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EPR paradox

  1. May 12, 2009 #1
    I am little bit lost in what is so called EPR paradox (see also http://en.wikipedia.org/wiki/EPR_paradox). It takes into account two particles A and B that have some "same" characteristics (states) and by messuring some of this characteristics of particle A implies that the same characteristic particle B has. Quantum physics says that there exist some complementary characteristics (as e.g. position and velocity) - let's call them C1 and C2 - that cannot be messured together with arbitrary precision (so called uncertainity principle). (With this come also another question - what does mean "to be measured together"?) EPR paradox operates with measuring characteristics only on one particle (say A) which I don't quite understand - when measuring C1 on A than I in fact can not meassure C2 on A with arbitrary precision (or is it false?). But I think that it would make sense to measure C1 for A and C2 for B - both with arbitrary precision. And because A and B have C1 and C2 same, that can break uncertainity principle - or not?

    Thank you for answering my questions and also for explaining (or sending link) the thought of EPR paradox.

    Last edited: May 12, 2009
  2. jcsd
  3. May 12, 2009 #2


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    You can measure C1 for A and C2 for B, but you can't actually assume that A and B have the "same" value for all their unmeasured properties (i.e. that A had the same value as B did for C2 even though you didn't measure C2 for A), and that this is the explanation for why they always have the same value when you do measure the same properties for both (if you measure C2 for both A and B, you are guaranteed to get the same measured value). This idea would be a "local hidden variables" explanation for why they always give the same results when you measure the same properties, but it implies certain conclusions about the expected statistics when you measure different properties--conclusions that can be written as a "Bell inequality" of some type--and it turns out that these conclusions are falsified by the actual statistics predicted (and experimentally verified) in QM. Here's an analogy I came up with a while ago that illustrates this:
    And you can modify this example to show some different Bell inequalities, see post #8 of this thread if you're interested.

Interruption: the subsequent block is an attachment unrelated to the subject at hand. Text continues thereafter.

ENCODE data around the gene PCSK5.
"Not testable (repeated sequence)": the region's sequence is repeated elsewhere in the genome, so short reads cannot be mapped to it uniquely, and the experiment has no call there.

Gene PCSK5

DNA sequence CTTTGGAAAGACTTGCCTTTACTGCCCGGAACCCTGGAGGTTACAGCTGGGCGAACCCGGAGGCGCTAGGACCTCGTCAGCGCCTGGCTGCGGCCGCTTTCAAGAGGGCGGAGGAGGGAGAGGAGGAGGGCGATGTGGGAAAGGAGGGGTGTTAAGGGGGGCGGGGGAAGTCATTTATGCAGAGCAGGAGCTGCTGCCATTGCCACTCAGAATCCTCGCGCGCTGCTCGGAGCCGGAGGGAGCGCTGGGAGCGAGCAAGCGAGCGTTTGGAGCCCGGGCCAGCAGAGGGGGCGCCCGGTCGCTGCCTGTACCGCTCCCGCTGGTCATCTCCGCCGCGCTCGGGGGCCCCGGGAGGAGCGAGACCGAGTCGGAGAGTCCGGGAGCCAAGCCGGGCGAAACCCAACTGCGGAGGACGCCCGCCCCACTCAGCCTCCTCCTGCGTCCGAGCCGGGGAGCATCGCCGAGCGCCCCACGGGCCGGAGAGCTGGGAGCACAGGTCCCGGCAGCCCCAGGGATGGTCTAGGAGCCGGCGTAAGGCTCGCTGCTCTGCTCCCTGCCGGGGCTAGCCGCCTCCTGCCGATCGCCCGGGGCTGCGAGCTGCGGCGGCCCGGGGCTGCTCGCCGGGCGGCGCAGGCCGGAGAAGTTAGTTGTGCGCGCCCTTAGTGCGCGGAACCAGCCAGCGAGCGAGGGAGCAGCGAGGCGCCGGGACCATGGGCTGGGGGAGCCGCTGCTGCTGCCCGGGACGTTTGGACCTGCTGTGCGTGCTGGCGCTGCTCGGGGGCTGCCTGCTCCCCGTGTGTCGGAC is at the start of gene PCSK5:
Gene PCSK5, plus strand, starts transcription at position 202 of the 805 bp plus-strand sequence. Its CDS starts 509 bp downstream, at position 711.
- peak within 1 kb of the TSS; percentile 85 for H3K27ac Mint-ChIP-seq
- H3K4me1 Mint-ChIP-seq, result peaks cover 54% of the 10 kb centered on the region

4. May 12, 2009 #3


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    Welcome to PhysicsForums, Honzik!

    The answer is YES - you can measure to arbitrary precision Alice for C1 and Bob for C2; and NO - this does not violate the HUP. The explanation is: a measurement of C2 on Bob after a measurement of C1 on Alice doesn't tell you anything about C1 on Bob or C2 on Alice. This is in violation of common sense, and is also in violation of what EPR assumed. But nonetheless, this has been experimentally confirmed many times.

    It will help you to read about Bell's Theorem along with EPR as they go together and are almost never considered separately anymore.
  5. May 22, 2009 #4
    Thanks for answering - Bell's Theorem is really very fascinating result.

    I have some more questions about measurement and characteristics discussed above. Please tell me whether my questions (answers on them) are right or wrong:

    1) first measurement - i.e. C1 on Alice - tells me that the same value of C1 has also Bob (because Alice and Bob are entangled)

    2) important question: are Alice and Bob still entangled after arbitrary number (especially the first) of measurements on them or will they at some point in time loose this property of "being entangled"?

    3) after second measurement (suppose it was done just after the first measurement in ponit 1)) - i.e. C2 on Bob - has still Alice "retained" its measured value of C1 (from point 1) or will this measure of C2 on Bob somehow destroy the value of C1 on Alice? And another question connected to the second measurement (in case Alice and Bob are still entangled): will Alice have the same value of C2 as Bob after this second measurement (of C2 on Bob)?

    4) One common question: It is commonly known that measurement causes collapse of wave function, but: what in fact is the "measurement" from the physic's point of view? What kind of physic's interaction is it? And after we answer this question can we admit that the same physic's interaction spontaneously taking place in the nature can also cause collapse of the wave function? (and are we able to detect it?...)

    Thank you in answering this questions, they will help me to understand many nuances of quantum physics.

  6. May 22, 2009 #5


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    1. Yes, that is correct.

    2. No, they are no longer entangled after the first measurement. Note that the order of the measurements of Alice and Bob does not affect the observed outcome.

    3. Yes, repeated measurement of C1 on Alice will yield the same results. But no, Alice will not have the same C2 as Bob (except by coincidence) as a result of his measurement.

    4. We don't really know what a measurement is, or what physically happens with collapse. This leads to what is called the "measurement problem", which some feel is a deficiency in the standard interpretation of quantum mechanics.
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